Black dads matter and are, in fact, needed for our community to be the safest, healthiest, and most brilliant it can be.
Studies show that when a father is active in his children’s lives, his kids are likely to be more engaged in school and have healthy brain function. Overall, they have a major impact on a child’s social and psychological well-being.
“What does it mean to love? What does it mean to show care and compassion? What does it mean to show strength? What does it mean to love somebody else? You know, all these things I think fathers provide and it’s different or it can show up in a different way than a mother or another parent,” he says.
The role of a father is just as important as the role of a mother, though the two can affect kids differently. Research shows that a mother is more likely to be nurturing and patient and a father tends to be “more involved in preparing children to deal with life.”
Contrary to the idea that fathers need to “be tough and that tough is manly,” fathers can also be emotionally engaged and show sensitivity, according to James.
“There’s something about a father who can show sensitivity or a father who can be there for their child; a father who can show encouragement,” he says.
For Black men, society totes a narrative that they’re absent as dads. As a father of two and a therapist who supports Black fathers, James says that stereotype isn’t true.
A 2013 report from the Centers for Disease Control and Prevention shows that Black fathers are more engaged in parental activities than other ethnic groups. That data shows they’re highly active in various duties; including bathing, playing, and helping with homework.
Bahia Overton, executive director of the Black Parent Initiative, has hosted several listening sessions with Black fathers and says “the narrative that there are no good fathers out here, I think that’s a false narrative and I think we need to promote what the reality is.”
“There’s a lot of amazing fathers who maybe haven’t had the opportunity or the space to express themselves,” she says. “But they’re there.”
Likewise, James has seen the strengths of Black fathers time and time again in his practice.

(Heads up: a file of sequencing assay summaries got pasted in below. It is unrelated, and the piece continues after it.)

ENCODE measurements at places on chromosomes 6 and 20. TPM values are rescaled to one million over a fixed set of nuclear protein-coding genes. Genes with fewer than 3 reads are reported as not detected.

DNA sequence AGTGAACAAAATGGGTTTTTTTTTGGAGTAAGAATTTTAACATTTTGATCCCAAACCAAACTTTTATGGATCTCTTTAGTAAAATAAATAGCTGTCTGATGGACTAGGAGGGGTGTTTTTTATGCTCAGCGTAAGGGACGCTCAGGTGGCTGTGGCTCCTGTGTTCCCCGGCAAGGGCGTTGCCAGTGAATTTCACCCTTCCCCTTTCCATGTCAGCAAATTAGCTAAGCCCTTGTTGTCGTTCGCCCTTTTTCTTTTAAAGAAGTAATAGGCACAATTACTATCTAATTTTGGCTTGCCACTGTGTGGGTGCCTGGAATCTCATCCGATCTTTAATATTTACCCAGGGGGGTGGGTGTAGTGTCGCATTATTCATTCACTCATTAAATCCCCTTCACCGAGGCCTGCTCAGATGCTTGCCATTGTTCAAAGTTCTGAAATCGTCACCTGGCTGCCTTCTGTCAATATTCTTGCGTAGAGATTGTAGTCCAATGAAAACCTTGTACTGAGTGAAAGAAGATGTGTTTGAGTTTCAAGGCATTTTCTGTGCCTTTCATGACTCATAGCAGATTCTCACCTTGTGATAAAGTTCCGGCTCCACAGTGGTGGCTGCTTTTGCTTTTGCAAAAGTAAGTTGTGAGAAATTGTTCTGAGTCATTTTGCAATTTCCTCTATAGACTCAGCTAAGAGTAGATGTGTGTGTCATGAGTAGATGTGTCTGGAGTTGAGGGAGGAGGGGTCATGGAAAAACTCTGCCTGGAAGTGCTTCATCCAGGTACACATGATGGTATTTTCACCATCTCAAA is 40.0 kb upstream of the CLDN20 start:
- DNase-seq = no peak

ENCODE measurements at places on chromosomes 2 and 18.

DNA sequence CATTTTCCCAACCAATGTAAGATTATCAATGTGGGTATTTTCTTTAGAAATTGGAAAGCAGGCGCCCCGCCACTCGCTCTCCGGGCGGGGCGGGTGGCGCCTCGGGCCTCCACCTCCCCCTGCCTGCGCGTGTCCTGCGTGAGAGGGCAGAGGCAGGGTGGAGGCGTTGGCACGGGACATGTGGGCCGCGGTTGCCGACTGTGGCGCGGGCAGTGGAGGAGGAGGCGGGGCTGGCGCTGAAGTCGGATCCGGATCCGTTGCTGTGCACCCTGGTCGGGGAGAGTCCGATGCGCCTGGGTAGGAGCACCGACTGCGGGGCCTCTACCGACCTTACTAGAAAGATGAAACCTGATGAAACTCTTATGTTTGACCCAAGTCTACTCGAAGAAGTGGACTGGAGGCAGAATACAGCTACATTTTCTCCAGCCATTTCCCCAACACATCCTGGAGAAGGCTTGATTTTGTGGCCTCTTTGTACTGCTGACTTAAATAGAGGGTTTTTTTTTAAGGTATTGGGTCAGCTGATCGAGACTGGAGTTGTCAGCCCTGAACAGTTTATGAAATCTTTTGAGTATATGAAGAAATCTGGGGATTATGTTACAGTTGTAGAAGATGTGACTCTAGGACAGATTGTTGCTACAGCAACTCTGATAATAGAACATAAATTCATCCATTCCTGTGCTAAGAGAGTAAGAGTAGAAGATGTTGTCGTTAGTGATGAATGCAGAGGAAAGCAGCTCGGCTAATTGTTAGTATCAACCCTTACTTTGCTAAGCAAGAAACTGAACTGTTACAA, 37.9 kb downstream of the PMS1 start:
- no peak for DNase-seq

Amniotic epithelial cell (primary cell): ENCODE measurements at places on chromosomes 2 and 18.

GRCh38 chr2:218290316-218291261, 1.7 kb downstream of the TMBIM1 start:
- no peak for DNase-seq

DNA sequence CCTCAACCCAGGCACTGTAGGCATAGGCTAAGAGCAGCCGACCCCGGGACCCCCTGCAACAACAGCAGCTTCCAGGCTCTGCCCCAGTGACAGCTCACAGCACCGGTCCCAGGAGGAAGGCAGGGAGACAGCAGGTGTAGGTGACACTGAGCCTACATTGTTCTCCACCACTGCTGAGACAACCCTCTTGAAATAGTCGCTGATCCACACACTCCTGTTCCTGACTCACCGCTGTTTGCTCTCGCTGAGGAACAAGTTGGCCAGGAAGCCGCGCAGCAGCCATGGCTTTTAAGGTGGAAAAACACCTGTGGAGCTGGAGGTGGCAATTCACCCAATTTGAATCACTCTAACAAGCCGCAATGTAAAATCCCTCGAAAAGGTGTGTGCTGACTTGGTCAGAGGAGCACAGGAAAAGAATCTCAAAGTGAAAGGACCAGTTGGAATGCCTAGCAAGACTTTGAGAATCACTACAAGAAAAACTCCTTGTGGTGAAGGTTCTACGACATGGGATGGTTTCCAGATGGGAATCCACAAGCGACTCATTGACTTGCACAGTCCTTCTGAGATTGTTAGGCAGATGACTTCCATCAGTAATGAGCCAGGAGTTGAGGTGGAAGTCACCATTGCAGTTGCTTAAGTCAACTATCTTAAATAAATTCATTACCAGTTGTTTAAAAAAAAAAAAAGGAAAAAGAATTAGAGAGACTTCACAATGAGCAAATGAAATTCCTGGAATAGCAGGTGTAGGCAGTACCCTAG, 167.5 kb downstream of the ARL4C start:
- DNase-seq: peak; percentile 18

“I’ve just recognized that Black men show up for their children and the community and the kids around them and invest in them in a way that we don’t give them credit. And we don’t see how much they are thinking and feeling about even the smallest of decisions because they want to make [an] impact,” he says.
Overton, who says more space needs to be given to Black fathers to “speak and talk about their experience,” has a game-changing program on the way where Black dads will receive stipends to spend time at middle and elementary schools in Oregon.
“The Northwest is very white and so the school systems are very white. Teachers are very white. So having Black fathers in the school environment, we believe will contribute to the positive mental health well-being of Black children, relieving a certain level of stress and allowing them to be able to access more aspects of their learning,” she says about the program set to launch in July.
The initiative will be co-led by Black Men’s Wellness, a community-based initiative that addresses health concerns commonly affecting Black and African-American men, and Let That Dad Speak!, a Black-father centered conversation group that speaks about overcoming barriers and challenges to health communication as co-parents and partners.
“I think that [Black fathers] are critical to the conversation, that we need their presence, their insights, and that we need to talk to them more about what their dreams, their hopes and their wishes are for their children so we can help them get there,” Overton says.